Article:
Faculty Take Strike Vote at University of Northern British Columbia

by E Wayne Ross on January 28, 2015

From The Tyee:

Faculty Take Strike Vote at University of Northern British Columbia
Salaries a sticking point in pricey northern city.

By Katie Hyslop

The University of Northern British Columbia’s faculty association made history Jan. 15 when it became the first faculty union at a B.C. research university to take a strike vote. The vote passed with 84.8 per cent in favour of a strike, giving faculty members 90 days to take strike action.

The university, located in Prince George, has been bargaining with the faculty association for eight months, the last three with help from British Columbia Labour Board-appointed mediator Trevor Sones.

About 70 per cent of bargaining issues at UNBC have been settled, but faculty association president Jacqueline Holler says a major impasse is faculty salaries, which are as much as 24 per cent lower than salaries at similar-sized Canadian universities.

“What the employer has offered in terms of compensation does absolutely nothing to address the situation,” said Holler. Neither she nor UNBC would disclose specifics of offers on the bargaining table.

Holler said another reason faculty deserves higher pay is the university’s frequent ranking by Maclean’s magazine as one of the top three primarily undergraduate universities in Canada.

But UNBC says there are a number of factors affecting salary negotiations: Government requirements for wages to stay within fixed financial parametres; an overall decline in enrollment; an increase in the number of B.C. universities; and increased government support for trades training.

“I’m not citing those [factors] as the most important, only to suggest that there’s a number of factors that are all at play,” said Rob van Adrichem, UNBC’s vice president of external communications. “And it all affects this situation.”

Unionized last April

The vote comes after UNBC’s faculty association, representing close to 500 full and part-time instructors, became a union last April. The faculty associations at Simon Fraser University and University of Victoria unionized around the same time.

There are six research universities in British Columbia. They include UNBC, Simon Fraser University, University of Victoria, Thompson Rivers University, Royal Roads University, and the University of British Columbia.

The faculty association at the University of British Columbia became the first B.C. research university to unionize in the 1980s. In exchange for the university’s support the union gave up their right to strike. Almost 20 years later Royal Roads University’s faculty association officially became a union. Faculty at Thompson Rivers University is also unionized.

With the exception of Alberta, where law prevents university faculty associations from becoming unions, there are only four non-unionized public university faculty associations in Canada. They are at McGill, Waterloo, University of Toronto, and McMaster.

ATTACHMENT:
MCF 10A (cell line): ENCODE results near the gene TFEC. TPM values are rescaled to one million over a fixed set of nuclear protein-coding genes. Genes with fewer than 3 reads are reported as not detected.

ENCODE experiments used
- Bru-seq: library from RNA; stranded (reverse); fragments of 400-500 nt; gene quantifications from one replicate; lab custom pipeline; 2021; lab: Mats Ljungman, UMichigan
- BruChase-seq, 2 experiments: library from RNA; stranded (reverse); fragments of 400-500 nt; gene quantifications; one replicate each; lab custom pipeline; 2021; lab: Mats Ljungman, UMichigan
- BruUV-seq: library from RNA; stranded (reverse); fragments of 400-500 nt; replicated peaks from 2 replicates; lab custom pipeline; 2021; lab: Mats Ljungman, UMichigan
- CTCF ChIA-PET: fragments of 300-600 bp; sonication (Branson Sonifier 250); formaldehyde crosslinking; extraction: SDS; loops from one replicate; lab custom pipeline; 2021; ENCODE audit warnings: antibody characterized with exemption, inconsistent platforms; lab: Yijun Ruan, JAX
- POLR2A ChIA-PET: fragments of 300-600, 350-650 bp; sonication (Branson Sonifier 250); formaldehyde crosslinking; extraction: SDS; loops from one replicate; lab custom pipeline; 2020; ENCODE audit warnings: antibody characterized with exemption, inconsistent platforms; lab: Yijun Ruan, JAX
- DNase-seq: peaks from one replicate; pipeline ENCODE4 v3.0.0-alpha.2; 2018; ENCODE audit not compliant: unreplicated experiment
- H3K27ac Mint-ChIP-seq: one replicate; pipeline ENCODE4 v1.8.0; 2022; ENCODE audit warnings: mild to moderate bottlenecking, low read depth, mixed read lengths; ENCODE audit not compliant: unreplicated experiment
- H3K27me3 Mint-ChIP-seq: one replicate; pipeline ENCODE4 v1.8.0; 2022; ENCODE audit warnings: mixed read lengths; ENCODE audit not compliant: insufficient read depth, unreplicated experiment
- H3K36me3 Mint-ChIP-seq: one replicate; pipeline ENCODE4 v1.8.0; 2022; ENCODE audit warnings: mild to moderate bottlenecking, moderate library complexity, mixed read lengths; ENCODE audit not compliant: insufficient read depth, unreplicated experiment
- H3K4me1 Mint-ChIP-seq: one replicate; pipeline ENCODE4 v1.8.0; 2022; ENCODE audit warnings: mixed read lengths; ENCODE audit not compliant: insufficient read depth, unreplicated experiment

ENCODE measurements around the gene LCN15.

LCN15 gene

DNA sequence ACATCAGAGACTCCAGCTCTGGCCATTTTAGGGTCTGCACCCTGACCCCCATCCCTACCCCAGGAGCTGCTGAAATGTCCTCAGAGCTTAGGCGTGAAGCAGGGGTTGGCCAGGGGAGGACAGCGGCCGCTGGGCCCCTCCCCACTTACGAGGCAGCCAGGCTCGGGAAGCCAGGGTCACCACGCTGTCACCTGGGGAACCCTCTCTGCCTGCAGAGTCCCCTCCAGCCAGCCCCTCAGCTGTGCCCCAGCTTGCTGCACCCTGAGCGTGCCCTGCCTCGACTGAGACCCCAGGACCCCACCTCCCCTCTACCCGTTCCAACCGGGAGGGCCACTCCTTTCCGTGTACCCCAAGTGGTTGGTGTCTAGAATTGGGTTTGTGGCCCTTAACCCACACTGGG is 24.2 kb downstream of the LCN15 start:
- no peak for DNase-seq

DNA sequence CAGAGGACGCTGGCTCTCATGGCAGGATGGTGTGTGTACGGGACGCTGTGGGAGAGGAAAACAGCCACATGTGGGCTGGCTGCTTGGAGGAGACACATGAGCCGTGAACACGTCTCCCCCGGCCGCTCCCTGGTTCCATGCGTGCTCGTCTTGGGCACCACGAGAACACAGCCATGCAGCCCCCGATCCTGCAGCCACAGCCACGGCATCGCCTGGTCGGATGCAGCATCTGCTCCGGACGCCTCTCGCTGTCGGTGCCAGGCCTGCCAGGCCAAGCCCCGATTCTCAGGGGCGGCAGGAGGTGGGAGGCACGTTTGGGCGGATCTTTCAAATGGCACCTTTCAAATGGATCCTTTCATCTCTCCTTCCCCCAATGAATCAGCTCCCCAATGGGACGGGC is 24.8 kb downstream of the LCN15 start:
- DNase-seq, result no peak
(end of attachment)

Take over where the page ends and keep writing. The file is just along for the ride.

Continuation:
Salary disputes were the common denominator between Simon Fraser, University of Victoria, and UNBC faculty associations’ decision to unionize, says Michael Conlon, executive director of the Confederation of University Faculty Associations of British Columbia, an umbrella organization for research university faculty associations.

“I think it’s fair to say that salary increases at all the research universities in B.C. have not kept up” with the rest of Canada, Conlon said.

Attracting highly educated academics is a good reason to increase salaries, says Conlon, adding competition for “internationally renowned-faculty” is stiff both nationally and internationally.

“As B.C.’s pay scale falls farther and farther behind, I think it will be a challenge to recruit and retain the best researchers, the best teachers, and the best faculty,” he said. “I think that’s a challenge for the entire province in ensuring we’ve got a competitive and excellent system of post-secondary education.”

The faculty’s previous contract expired last June, four months after arbitrator Vince Ready released a final decision on a 2012-2014 contract, which included two retroactive pay raises of 2.5 per cent.

Ready agreed with the faculty association that salaries were low compared to other similar-sized universities, and said UNBC did have the money to raise the pay of faculty members.

Bargaining continues this weekend

But while the wage increase helped, Holler says it didn’t fix UNBC’s “broken” salary structure and was negated by similar wage increases at other B.C. universities.

Holler said living in the north is more expensive than southern B.C., a factor not taken into account when deciding faculty wages.

“In most fields if you work in the north you actually get paid a little more because they understand that it’s hard to attract people,” she said.

The faculty association still hopes to reach an agreement through bargaining, and has yet to meet to discuss strike options. UNBC undergraduate classes end April 17, two days after the strike deadline.

UNBC’s van Adrichem says the strike vote itself doesn’t have an impact on the bargaining process. “The university has been and is very keen to negotiate an agreement,” he said.

Both sides are scheduled to return to the bargaining table on Jan. 30 until Feb. 1. [Tyee]